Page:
So I showed Ashley around the con a bit, and then she watched me mostly not talk during my last panel, Is There a Substitute for Story? It was thought up and moderated by Darrell Schweitzer, and was something of an attack (or questioning of, to be more neutral) the farther reaches of Slipstream/Interstitial stuff. The other people on the panel were Ellen Kushner and Delia Sherman, aka Major Interstitial Bigwigs. It wasn't quite the case that I sat quietly while they fought around me, but it was close. It turned out I didn't have much to say on the topic the panel ended up being about.

More wandering ensued, and then I sat in on the Editors' Panel while Ashley went to see something else. (I always like to see trade editors talk at conventions, because I want to know what they're seeing on the submission side, to catch trends before they make it to me in the normal course of business.) Then Ashley was ready to finish her whirlwind visit; she had theater tickets and needed to get back to the city. (She claims to have had a good time at Lunacon, and I guess I believe her...)

When I got back, I had a decision to make: be virtuous and go up to my room to read, or hang out in the bar? Virtue did not win out, and I ended up in the middle of a clutch of editors, making our plans for world domination as we always do.

That led to dinner; since I had a car, Liz Gorinsky and Paul Stevens of Tor jumped at the chance to get out of the hotel, and we went to a nice Italian place just down the road and around the corner (Hostaria Mazzei, if I'm remembering the name correctly). The food was good, the company was good, and the group of six guys at the next table intently talking about baseball and Judaism were only slightly confusing.

When I got back, I went to the Masquerade, mostly because I always do. The new downstairs space is too shallow and makes for bad sight-lines, and there weren't any entrants that really thrilled me this year.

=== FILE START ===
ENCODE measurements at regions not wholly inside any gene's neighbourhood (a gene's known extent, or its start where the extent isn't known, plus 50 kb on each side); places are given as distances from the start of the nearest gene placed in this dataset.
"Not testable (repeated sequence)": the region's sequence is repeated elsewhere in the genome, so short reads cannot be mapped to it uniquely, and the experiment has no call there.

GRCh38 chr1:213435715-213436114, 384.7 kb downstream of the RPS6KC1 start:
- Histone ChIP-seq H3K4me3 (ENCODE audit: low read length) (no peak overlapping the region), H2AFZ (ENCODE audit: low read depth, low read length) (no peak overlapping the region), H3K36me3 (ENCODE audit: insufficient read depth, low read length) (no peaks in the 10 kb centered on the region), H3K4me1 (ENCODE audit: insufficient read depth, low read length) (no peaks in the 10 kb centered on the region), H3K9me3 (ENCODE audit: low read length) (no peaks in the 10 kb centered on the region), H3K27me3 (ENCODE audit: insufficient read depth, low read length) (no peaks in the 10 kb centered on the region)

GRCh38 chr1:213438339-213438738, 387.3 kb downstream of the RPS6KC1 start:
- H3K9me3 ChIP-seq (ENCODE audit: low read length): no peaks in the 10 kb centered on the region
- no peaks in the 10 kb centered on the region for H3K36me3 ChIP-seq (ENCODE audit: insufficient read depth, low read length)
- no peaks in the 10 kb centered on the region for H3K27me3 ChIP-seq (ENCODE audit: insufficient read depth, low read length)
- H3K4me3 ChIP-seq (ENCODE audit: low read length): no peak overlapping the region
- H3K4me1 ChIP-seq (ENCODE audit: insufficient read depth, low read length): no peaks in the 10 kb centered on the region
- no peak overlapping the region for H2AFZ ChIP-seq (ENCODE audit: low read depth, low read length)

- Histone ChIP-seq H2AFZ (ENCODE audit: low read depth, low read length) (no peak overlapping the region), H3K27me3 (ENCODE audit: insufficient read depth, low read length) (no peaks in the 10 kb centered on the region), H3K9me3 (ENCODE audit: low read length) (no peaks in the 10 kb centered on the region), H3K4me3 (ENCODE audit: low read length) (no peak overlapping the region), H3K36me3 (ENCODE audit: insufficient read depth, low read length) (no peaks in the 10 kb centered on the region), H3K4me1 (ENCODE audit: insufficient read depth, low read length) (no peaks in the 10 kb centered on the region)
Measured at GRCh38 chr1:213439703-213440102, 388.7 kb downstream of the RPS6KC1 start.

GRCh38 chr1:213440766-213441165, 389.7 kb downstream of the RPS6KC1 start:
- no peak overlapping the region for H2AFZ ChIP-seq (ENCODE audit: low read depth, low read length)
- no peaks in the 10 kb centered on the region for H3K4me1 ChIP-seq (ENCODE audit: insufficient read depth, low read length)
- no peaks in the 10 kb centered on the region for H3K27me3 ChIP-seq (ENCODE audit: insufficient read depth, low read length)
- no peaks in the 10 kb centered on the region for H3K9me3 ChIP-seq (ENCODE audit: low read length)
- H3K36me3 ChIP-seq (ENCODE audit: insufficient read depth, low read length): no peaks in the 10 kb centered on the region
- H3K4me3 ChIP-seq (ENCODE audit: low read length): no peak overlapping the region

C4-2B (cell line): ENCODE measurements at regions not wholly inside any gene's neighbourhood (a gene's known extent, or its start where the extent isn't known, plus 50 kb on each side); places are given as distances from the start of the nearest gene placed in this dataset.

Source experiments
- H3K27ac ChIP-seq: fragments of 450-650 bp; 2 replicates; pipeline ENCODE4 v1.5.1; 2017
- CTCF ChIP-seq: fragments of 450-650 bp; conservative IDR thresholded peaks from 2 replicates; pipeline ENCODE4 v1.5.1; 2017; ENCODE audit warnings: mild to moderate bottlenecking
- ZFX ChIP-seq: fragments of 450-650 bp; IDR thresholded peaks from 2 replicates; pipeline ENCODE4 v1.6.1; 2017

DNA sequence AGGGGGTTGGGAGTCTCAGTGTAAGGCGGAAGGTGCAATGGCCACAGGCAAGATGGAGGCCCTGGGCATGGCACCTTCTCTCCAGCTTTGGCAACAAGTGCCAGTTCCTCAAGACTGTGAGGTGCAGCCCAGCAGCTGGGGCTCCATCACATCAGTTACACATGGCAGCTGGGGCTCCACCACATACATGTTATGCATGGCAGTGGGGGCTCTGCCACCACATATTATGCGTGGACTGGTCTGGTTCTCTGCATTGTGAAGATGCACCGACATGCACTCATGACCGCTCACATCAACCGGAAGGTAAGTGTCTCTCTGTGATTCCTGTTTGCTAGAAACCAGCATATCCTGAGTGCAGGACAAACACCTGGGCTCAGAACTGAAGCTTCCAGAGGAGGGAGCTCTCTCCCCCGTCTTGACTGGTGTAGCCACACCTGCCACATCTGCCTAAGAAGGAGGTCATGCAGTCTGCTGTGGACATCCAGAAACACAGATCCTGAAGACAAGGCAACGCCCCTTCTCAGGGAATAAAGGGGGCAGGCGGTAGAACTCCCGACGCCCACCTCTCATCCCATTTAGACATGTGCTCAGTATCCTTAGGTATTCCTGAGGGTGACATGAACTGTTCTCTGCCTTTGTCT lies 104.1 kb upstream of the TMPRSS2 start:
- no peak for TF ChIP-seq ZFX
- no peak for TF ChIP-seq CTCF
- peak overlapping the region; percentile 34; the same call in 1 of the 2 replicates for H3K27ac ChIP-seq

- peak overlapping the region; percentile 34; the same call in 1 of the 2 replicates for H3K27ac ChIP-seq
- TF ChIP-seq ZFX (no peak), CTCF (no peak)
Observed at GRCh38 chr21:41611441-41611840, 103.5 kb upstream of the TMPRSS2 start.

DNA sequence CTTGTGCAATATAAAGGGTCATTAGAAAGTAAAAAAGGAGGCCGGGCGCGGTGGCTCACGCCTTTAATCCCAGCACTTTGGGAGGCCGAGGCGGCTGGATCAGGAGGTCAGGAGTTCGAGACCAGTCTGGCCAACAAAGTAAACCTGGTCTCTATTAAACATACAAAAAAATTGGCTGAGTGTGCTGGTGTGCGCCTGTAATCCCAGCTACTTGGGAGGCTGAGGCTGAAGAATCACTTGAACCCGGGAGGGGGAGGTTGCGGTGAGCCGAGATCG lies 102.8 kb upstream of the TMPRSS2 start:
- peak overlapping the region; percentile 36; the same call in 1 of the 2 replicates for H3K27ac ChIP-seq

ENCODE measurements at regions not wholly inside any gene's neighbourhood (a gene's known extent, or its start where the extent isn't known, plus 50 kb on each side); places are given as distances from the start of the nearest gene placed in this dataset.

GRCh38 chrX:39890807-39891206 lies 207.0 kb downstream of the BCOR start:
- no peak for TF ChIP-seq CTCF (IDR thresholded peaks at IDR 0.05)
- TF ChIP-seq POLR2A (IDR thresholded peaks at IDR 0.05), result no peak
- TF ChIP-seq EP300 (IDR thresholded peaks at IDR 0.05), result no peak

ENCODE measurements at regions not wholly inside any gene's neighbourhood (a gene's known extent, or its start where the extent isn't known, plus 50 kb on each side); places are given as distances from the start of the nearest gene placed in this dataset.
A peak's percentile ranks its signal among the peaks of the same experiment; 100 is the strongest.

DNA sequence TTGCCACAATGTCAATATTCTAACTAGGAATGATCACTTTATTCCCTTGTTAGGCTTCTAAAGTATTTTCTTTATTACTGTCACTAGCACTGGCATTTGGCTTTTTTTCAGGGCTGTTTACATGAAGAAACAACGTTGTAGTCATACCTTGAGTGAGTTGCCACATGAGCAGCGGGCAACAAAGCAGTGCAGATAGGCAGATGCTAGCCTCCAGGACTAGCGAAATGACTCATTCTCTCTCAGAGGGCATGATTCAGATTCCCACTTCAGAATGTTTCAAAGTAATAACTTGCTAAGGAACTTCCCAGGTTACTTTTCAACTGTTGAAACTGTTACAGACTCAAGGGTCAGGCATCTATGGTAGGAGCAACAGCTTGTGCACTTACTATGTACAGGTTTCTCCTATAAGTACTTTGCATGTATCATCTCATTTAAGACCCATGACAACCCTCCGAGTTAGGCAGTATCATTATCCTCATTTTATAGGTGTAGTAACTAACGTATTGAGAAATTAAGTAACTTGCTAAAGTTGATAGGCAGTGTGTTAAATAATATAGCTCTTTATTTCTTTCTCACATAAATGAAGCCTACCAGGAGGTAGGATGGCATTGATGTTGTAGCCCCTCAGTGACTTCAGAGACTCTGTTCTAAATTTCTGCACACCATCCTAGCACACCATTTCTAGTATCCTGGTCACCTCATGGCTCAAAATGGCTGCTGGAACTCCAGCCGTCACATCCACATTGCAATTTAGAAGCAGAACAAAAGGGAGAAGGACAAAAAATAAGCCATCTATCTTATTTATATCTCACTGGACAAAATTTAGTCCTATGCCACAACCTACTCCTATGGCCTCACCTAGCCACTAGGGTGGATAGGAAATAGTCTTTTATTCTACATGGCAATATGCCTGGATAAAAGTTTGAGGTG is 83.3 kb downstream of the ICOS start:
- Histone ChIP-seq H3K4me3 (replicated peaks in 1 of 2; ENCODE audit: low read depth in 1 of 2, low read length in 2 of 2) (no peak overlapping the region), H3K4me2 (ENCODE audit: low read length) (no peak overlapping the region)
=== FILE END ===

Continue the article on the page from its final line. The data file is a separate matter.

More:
And I don't remember what I did after that. I think I just went to be early.

Sunday was a purely non-professional day, The Wife drove the boys up in her car, and we spent the morning swimming in the hotel pool and then had a birthday dinner for Thing 1 (who had turned 9 on Saturday) on our way home.

I'm thrilled (as seemed to be everyone else) to have Lunacon in its natural home, the "Escher Hilton." It's a great convention hotel -- a decent-sized con just fills it up, and it's very walkable, so most people can avoid the elevators most of the time. And the floor oddities (you come in on the second floor, and the fourth floor on one side connects to the seventh floor on the other -- dead level) are what make it particularly SFnal. It's confusing the first time you go there, but, afterwards, it's like home.


Unknown said...

I was happy with the rethinking of the function space. Having the art show & dealers next to each other was good, & having one large room for the dealers was also good.

I managed to miss my Friday panel (still on the road from Baltimore) and the Saturday am panel since I was unpacking boxes of books in the dealers room. The one panel I was on that I got to went off quite well.

Overall, I had a good time.

-- Michael Walsh

Patrick Nielsen Hayden said...

Wait, I'm confused, are we mocking the SFWA discussion because it's a "brawl" or because people are being "excrutiatingly polite"? It's so confusing!

Andrew Wheeler said...

Patrick: I'm not mocking them at all (at least, not on purpose); I'm sitting quietly in the corner taking notes. There's so much fascinating stuff going on there, I can only imagine what the secret discussion is like.

"Excruciatingly polite" didn't quite come out the way I'd wanted it to; I tried several adverbs and none were quite right. My point was that it was the kind of discussion in which everyone was saying things like "this isn't personal" and "no offense" and "you might not be aware of this" (and quite possibly meaning what they say) while at the same time repeatedly plunging daggers anywhere accessible.

Anonymous said...

It's been far more interesting to watch how much SFWA officials are out of touch with the current publishing market . . . that bothers me a little bit.

So far as I can tell Scalzi's bid for President has excited things, in a good way, and I'm all for that :p

Post a Comment